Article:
Aasan

चक्रासन Chakra Asan

English Translation - Wheel Pose
Image Courtesy - Chaya Candra , Ariamny Majar Majar, Monica Tudora & Irina Kuznetsova 

 

 

History
The name comes from the Sanskrit words चक्र, Chakra meaning "wheel", and Asan (आसन, Āsan) meaning "posture" or "seat".
 

Description
In the general form of the asana, the practitioner has hands and feet on the floor, and the abdomen arches up toward the sky. Wheel Pose may be entered from a supine position or through a less rigorous supine backbend, such as Setu Bandha Sarvangasana (Bridge Pose). Some advanced practitioners can move into Wheel Pose by "dropping back" from Tadasana (Mountain Pose), or by standing with the back to a wall, reaching arms overhead and walking hands down the wall toward the floor. Advanced practitioners may also follow wheel with any of its variations (listed below), or with other backbends, such as Dwi Pada Viparita Dandasana, or by pushing back up to stand in Tadasana.
 

Benefits
The stretching in Chakrasana helps to tone and strengthen muscles in the back and calves, and is also said to relieve tension and stress in people who sit for long times in front of a desk or computer.
 

 

नटराजासन Natarajasan

English Translation -  Lord of the Dance Pose
Image Courtesy - Monica Tudora & Viviane Ferrari Fosbender 

 

History
The name comes from the Sanskrit words nata meaning "dancer", raja meaning "king", and asana (आसन) meaning "posture" or "seat". Nataraja is one of the names given to the God to whom ther gods pray to Bhagwan Shiv ji in his form as the cosmic dancer.

Description
This is a balance asana that strengthens the legs. It also is a full body stretch which engages the shoulders, chest and abdomen, strengthens the thigh and calf muscles, knees and ankles, hips and spine, and develops concentration and grace.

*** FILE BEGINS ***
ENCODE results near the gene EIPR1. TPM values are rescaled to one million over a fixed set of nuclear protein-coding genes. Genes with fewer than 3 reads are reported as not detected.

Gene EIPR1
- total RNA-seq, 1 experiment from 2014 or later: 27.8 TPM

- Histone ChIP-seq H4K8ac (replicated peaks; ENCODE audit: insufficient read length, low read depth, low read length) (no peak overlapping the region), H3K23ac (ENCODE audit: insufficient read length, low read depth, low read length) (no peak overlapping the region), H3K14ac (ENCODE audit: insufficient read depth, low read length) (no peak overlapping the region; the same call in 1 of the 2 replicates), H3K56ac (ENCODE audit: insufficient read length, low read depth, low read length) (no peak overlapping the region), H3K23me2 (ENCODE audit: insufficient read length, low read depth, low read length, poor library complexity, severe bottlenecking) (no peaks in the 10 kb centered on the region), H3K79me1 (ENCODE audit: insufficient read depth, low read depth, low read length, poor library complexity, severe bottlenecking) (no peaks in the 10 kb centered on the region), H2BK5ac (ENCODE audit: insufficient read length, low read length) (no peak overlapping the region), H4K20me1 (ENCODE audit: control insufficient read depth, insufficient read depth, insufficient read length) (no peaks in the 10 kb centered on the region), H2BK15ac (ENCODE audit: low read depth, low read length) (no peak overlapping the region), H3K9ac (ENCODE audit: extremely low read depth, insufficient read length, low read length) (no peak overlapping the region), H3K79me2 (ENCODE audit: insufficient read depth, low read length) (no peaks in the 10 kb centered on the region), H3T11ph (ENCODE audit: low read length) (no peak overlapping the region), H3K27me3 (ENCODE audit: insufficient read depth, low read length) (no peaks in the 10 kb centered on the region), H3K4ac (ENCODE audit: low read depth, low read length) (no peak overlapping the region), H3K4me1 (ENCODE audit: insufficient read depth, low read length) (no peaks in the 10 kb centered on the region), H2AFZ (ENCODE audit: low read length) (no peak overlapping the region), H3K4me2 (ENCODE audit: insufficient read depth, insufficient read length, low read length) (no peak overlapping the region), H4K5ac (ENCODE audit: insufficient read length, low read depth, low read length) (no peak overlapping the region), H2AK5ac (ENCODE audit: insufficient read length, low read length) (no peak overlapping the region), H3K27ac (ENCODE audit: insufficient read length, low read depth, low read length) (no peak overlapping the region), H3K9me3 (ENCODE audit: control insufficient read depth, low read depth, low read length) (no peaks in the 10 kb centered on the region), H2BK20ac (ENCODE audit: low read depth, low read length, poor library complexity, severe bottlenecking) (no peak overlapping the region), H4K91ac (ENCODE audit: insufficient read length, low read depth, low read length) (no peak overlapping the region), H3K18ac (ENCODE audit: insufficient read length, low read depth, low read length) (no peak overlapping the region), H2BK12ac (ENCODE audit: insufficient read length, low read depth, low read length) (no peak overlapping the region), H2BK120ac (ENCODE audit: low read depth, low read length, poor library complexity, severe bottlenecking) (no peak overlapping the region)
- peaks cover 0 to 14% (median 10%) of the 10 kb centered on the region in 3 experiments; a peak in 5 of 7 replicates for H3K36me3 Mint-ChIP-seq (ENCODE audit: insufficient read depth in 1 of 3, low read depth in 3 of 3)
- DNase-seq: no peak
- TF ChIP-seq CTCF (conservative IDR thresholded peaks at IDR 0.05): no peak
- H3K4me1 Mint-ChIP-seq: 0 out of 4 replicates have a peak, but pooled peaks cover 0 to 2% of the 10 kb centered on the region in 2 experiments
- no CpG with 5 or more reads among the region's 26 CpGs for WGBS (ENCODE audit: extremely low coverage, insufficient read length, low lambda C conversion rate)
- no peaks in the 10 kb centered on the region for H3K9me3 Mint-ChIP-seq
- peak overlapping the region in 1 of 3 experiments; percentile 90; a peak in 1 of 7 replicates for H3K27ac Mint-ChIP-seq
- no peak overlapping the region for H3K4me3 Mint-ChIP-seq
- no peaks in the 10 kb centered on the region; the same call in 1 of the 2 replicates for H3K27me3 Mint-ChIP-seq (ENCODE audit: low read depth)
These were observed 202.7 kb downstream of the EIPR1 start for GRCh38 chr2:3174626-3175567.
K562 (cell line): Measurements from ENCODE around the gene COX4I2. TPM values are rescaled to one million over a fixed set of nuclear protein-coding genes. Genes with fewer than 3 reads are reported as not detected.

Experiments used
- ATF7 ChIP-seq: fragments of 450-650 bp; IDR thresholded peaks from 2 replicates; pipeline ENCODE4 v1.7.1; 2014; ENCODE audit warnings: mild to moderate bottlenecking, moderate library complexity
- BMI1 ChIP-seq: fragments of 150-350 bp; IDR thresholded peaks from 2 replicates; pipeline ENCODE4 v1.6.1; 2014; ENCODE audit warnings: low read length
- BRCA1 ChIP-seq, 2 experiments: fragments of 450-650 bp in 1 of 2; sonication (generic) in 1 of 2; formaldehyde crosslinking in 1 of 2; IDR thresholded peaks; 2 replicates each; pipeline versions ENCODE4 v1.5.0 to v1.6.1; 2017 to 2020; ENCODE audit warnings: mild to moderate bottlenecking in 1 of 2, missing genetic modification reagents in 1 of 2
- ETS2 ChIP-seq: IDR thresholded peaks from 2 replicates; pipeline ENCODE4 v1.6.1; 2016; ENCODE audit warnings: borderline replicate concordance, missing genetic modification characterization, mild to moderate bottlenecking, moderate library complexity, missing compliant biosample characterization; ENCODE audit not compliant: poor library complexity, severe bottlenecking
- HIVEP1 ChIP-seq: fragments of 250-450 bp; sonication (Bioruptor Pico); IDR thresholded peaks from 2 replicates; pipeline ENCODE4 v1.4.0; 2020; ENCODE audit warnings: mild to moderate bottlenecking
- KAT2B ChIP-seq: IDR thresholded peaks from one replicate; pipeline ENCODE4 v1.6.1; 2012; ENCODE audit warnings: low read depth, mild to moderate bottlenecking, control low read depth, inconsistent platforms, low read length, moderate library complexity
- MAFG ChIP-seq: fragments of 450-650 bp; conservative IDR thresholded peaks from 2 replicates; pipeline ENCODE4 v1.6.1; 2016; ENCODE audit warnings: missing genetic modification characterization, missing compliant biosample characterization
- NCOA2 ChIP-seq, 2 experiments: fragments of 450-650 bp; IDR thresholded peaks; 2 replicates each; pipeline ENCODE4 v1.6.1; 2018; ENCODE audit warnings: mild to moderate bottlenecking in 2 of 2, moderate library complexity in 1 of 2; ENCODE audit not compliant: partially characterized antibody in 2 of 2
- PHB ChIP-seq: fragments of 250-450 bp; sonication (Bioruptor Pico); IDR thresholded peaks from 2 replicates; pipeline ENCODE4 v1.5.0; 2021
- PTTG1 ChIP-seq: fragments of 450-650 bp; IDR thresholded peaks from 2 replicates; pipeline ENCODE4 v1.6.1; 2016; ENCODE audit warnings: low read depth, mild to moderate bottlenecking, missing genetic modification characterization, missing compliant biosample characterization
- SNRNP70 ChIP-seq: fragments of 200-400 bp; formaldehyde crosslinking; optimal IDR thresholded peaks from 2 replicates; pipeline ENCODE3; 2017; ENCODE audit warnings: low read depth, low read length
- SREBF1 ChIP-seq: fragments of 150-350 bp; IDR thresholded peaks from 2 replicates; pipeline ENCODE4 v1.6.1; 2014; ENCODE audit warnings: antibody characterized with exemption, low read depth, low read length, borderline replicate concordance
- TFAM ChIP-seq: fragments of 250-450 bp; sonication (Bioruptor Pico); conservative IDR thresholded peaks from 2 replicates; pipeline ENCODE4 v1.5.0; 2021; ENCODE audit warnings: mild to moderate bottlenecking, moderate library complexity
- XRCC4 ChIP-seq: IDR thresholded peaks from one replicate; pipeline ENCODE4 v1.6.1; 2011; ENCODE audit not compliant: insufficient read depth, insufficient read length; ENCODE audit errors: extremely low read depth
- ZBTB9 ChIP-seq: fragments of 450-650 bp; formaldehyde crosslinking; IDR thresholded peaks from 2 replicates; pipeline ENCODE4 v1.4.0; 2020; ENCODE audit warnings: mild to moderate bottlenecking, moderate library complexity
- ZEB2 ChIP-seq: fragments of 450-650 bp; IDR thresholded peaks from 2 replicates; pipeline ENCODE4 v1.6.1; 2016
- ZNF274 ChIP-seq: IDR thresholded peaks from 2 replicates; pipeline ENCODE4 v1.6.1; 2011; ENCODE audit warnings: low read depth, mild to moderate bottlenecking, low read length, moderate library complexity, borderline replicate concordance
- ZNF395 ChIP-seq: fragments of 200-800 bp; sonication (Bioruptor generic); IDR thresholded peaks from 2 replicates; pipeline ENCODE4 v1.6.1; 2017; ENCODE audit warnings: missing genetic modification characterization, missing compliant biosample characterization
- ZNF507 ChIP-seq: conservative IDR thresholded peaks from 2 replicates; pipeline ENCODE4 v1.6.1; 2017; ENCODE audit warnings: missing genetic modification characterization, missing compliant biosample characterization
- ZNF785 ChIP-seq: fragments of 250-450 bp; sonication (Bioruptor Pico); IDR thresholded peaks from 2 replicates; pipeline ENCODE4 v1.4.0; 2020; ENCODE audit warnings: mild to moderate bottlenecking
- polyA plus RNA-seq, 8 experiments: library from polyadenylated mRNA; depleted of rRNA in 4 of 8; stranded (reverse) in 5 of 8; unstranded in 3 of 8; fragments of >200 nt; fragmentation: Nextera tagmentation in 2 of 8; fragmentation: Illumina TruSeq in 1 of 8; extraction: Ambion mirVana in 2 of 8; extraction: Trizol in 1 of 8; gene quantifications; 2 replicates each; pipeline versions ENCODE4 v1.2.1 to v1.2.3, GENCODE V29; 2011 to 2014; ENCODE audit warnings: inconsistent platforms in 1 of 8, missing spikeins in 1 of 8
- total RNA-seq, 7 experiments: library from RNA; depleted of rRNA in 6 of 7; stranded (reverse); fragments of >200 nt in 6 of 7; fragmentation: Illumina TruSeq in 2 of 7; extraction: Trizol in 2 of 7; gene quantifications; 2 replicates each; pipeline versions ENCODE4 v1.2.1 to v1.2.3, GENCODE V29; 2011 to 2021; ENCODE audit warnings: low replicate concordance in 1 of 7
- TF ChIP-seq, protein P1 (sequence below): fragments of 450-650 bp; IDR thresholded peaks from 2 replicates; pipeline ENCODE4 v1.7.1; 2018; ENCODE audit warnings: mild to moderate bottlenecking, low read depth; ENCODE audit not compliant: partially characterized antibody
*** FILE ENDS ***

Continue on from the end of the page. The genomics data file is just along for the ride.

*This aesthetic, stretching and balancing asana is used in Indian classical dances.

 नावासन Nauasana 

English Translation - Boat Pose
Image Courtesy - Monica Tudora & Viviane Ferrari Fosbender 

History
The name comes from the Sanskrit words nava meaning "boat" and asana (आसन) meaning "posture" or "seat". In its literal translation, "Boat Pose", the body could be imagined to resemble a boat, entirely balanced on the buttocks.

Description
The body comes into a V-shape, balancing entirely on the buttocks. In different variations and traditions, the arms legs and torso may take different positions. In Paripurna Navasana, the legs and back are lifted high and arms extend forward and parallel to the ground. In Arda Navasana, hands interlace behind the neck and both back and shoulders are closer to the ground.

Benefits
The asana strengthens the abdominal muscles, the legs and the lower back. Paripurna Navasana is said to relieve stress, improve digestion and aid the lower abdominal organs: kidney, intestines, and prostate for men. It can also stimulate the thyroid. Ardha Navasana works on the upper abdominal organs: pancreas, gall bladder, spleen and liver.

 गरुडासन Garud Asan

English Translation -  Eagle Pose
Image Coutesy - Lester Visaya and Monica Tudora

 

History
The name comes from the Sanskrit words garuda meaning "eagle", and asana meaning "posture" or "seat".

In Hindu mythology Garuda is known as the king of birds. He transports the God Vishnu and is eager to help humanity fight against demons. The word is usually rendered into English as "eagle," though according to one dictionary the name literally means "devourer," because Garuda was originally identified with the "all-consuming fire of the sun's rays".

Description
This standing asana may enhance concentration. It focuses on the ankles, calves, thighs, hips and shoulders.

Variations
Usually Garudasana is performed with a straight spine, so that it shows the mythical bird Garuda. But most of people make their spine round, which could be interpreted as a mistake or a variation.